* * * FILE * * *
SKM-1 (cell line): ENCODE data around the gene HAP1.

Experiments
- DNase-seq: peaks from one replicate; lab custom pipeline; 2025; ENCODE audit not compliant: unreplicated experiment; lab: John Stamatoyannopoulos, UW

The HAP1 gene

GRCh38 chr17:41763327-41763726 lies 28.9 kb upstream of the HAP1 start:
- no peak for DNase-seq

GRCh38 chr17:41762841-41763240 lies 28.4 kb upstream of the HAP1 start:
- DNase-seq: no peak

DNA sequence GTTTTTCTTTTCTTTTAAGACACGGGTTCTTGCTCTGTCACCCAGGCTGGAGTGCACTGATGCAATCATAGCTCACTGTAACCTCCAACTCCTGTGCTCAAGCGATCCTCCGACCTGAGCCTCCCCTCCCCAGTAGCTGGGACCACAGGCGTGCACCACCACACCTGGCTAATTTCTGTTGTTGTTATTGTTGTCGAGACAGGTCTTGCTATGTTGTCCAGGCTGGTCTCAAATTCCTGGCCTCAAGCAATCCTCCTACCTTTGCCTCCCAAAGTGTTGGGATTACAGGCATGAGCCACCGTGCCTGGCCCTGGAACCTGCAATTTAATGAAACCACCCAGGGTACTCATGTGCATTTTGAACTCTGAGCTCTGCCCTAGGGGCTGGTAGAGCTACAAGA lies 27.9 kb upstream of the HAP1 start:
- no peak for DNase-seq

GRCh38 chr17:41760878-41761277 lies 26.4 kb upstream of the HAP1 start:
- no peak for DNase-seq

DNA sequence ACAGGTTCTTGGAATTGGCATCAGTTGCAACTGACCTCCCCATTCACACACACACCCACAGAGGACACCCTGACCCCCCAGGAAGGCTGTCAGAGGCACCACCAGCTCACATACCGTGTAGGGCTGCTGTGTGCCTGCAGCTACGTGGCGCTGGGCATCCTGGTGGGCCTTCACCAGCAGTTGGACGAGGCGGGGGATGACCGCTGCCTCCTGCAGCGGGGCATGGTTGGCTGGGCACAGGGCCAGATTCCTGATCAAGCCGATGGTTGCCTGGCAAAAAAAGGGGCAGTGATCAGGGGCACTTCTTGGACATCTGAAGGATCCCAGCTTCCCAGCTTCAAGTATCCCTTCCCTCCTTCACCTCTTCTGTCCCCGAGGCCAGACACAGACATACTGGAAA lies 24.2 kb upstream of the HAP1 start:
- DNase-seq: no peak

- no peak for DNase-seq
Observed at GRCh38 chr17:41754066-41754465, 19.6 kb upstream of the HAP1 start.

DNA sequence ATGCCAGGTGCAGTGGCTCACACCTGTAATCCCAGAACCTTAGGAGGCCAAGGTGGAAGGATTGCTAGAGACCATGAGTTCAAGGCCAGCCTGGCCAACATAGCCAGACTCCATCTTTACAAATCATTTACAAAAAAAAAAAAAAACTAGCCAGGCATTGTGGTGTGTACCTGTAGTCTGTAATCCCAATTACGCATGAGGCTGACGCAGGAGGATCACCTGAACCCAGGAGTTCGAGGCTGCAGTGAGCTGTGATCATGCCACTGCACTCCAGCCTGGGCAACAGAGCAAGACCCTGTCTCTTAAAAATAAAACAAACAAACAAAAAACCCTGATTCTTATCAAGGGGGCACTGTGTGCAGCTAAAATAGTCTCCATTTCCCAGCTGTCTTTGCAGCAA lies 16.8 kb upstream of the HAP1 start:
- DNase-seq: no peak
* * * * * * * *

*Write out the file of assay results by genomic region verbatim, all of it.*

SKM-1 (cell line): ENCODE data around the gene HAP1.

Experiments
- DNase-seq: peaks from one replicate; lab custom pipeline; 2025; ENCODE audit not compliant: unreplicated experiment; lab: John Stamatoyannopoulos, UW

The HAP1 gene

GRCh38 chr17:41763327-41763726 lies 28.9 kb upstream of the HAP1 start:
- no peak for DNase-seq

GRCh38 chr17:41762841-41763240 lies 28.4 kb upstream of the HAP1 start:
- DNase-seq: no peak

DNA sequence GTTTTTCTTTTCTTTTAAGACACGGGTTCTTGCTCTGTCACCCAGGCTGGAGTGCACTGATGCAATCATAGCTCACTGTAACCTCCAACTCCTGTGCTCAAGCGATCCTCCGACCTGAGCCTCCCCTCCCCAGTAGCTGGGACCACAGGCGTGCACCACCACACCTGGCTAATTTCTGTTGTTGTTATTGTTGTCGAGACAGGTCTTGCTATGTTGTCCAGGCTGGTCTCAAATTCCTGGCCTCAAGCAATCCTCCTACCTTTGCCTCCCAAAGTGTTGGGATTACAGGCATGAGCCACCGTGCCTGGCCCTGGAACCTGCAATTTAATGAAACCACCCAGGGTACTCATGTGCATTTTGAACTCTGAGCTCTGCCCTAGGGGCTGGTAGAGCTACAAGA lies 27.9 kb upstream of the HAP1 start:
- no peak for DNase-seq

GRCh38 chr17:41760878-41761277 lies 26.4 kb upstream of the HAP1 start:
- no peak for DNase-seq

DNA sequence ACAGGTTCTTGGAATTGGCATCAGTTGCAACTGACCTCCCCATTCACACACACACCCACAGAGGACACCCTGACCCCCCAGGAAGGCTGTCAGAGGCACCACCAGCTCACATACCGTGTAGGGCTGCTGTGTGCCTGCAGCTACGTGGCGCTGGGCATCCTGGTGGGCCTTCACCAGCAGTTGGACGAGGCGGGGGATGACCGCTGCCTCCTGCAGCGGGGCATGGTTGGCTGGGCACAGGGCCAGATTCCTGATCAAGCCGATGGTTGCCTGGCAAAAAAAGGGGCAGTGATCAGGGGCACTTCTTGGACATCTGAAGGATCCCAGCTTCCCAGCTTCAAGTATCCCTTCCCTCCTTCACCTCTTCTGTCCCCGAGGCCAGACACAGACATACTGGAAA lies 24.2 kb upstream of the HAP1 start:
- DNase-seq: no peak

- no peak for DNase-seq
Observed at GRCh38 chr17:41754066-41754465, 19.6 kb upstream of the HAP1 start.

DNA sequence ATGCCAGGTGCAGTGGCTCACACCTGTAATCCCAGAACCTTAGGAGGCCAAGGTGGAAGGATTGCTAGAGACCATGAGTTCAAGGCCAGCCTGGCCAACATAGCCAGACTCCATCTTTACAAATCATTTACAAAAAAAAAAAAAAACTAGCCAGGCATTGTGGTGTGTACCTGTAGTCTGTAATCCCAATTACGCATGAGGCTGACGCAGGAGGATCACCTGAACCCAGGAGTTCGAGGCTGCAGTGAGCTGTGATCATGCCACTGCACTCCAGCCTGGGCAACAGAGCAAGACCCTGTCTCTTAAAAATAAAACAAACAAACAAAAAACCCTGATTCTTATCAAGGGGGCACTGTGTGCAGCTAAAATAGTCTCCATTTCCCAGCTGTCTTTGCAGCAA lies 16.8 kb upstream of the HAP1 start:
- DNase-seq: no peak